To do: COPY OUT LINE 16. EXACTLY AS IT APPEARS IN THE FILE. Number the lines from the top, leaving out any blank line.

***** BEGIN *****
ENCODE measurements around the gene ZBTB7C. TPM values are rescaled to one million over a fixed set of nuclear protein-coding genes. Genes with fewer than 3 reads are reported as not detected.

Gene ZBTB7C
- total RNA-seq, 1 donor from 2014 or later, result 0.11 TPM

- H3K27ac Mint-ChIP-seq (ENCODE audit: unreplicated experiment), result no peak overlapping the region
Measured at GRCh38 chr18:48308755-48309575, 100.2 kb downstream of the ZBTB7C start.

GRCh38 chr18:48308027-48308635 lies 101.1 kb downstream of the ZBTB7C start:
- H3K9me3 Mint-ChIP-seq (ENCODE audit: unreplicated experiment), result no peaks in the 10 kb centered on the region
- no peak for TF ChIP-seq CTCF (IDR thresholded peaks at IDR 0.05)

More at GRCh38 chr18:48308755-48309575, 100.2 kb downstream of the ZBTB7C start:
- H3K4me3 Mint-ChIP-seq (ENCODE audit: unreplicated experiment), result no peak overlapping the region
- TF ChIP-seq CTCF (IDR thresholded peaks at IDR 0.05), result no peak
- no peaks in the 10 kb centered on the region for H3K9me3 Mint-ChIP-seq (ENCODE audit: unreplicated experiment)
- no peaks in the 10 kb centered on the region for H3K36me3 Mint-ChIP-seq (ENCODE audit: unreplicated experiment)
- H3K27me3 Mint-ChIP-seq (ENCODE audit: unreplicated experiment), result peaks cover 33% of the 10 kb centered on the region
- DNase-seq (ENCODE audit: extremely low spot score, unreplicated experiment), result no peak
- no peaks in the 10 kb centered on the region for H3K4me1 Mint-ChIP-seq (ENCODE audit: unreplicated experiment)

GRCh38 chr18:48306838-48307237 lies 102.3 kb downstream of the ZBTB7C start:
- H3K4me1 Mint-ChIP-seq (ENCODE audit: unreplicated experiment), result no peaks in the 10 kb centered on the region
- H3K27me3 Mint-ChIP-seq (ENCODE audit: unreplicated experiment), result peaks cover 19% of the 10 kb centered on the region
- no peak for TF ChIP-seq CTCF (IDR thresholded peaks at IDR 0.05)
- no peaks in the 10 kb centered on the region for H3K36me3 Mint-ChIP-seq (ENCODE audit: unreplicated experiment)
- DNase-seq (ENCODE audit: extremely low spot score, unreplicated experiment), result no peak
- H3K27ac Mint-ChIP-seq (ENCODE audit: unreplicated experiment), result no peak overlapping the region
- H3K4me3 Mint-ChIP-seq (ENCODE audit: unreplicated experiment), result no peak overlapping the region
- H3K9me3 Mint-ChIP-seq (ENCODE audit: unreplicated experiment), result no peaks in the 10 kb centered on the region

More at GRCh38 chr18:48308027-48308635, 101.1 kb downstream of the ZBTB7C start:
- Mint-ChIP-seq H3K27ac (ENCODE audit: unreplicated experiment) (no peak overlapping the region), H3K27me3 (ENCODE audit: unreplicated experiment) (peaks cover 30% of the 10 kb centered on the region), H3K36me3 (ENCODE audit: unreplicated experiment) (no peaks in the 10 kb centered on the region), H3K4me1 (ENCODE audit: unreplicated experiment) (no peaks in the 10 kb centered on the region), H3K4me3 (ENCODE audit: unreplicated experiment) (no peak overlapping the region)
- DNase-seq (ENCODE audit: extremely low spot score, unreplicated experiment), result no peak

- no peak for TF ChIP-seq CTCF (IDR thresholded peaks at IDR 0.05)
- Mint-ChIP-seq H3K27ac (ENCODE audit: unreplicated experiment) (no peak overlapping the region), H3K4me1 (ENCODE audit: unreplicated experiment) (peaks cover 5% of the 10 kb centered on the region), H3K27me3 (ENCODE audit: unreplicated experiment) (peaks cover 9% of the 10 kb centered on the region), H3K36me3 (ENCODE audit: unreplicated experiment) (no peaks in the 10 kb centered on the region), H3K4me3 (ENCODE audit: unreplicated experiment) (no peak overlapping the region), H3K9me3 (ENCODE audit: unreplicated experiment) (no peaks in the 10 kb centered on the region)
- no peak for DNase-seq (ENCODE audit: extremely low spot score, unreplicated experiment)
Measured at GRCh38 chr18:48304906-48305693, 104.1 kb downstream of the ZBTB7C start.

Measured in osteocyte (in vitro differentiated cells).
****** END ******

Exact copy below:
- no peaks in the 10 kb centered on the region for H3K4me1 Mint-ChIP-seq (ENCODE audit: unreplicated experiment)